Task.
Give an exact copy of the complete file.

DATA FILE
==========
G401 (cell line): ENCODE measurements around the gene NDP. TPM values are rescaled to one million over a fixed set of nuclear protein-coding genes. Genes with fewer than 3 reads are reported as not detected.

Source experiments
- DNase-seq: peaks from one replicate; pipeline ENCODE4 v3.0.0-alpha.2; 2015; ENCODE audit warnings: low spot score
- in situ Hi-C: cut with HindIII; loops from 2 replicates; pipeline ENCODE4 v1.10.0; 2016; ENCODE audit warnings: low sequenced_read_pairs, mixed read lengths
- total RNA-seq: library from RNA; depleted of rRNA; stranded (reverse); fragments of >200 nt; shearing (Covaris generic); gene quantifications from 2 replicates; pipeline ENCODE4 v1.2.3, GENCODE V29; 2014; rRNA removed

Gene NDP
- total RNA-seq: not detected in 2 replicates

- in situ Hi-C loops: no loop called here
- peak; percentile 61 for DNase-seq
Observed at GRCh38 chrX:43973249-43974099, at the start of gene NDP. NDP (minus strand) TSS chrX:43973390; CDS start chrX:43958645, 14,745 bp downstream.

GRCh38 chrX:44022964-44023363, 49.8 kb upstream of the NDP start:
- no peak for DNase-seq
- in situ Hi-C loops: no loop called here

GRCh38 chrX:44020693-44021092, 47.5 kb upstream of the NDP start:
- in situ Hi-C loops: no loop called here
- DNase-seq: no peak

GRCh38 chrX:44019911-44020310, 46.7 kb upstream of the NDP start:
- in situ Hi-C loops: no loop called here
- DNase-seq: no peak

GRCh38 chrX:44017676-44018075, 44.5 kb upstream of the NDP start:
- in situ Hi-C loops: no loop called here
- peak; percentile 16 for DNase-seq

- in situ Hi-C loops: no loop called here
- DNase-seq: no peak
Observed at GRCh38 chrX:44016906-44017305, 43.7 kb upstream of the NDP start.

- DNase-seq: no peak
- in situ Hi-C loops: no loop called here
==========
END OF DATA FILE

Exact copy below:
G401 (cell line): ENCODE measurements around the gene NDP. TPM values are rescaled to one million over a fixed set of nuclear protein-coding genes. Genes with fewer than 3 reads are reported as not detected.

Source experiments
- DNase-seq: peaks from one replicate; pipeline ENCODE4 v3.0.0-alpha.2; 2015; ENCODE audit warnings: low spot score
- in situ Hi-C: cut with HindIII; loops from 2 replicates; pipeline ENCODE4 v1.10.0; 2016; ENCODE audit warnings: low sequenced_read_pairs, mixed read lengths
- total RNA-seq: library from RNA; depleted of rRNA; stranded (reverse); fragments of >200 nt; shearing (Covaris generic); gene quantifications from 2 replicates; pipeline ENCODE4 v1.2.3, GENCODE V29; 2014; rRNA removed

Gene NDP
- total RNA-seq: not detected in 2 replicates

- in situ Hi-C loops: no loop called here
- peak; percentile 61 for DNase-seq
Observed at GRCh38 chrX:43973249-43974099, at the start of gene NDP. NDP (minus strand) TSS chrX:43973390; CDS start chrX:43958645, 14,745 bp downstream.

GRCh38 chrX:44022964-44023363, 49.8 kb upstream of the NDP start:
- no peak for DNase-seq
- in situ Hi-C loops: no loop called here

GRCh38 chrX:44020693-44021092, 47.5 kb upstream of the NDP start:
- in situ Hi-C loops: no loop called here
- DNase-seq: no peak

GRCh38 chrX:44019911-44020310, 46.7 kb upstream of the NDP start:
- in situ Hi-C loops: no loop called here
- DNase-seq: no peak

GRCh38 chrX:44017676-44018075, 44.5 kb upstream of the NDP start:
- in situ Hi-C loops: no loop called here
- peak; percentile 16 for DNase-seq

- in situ Hi-C loops: no loop called here
- DNase-seq: no peak
Observed at GRCh38 chrX:44016906-44017305, 43.7 kb upstream of the NDP start.

- DNase-seq: no peak
- in situ Hi-C loops: no loop called here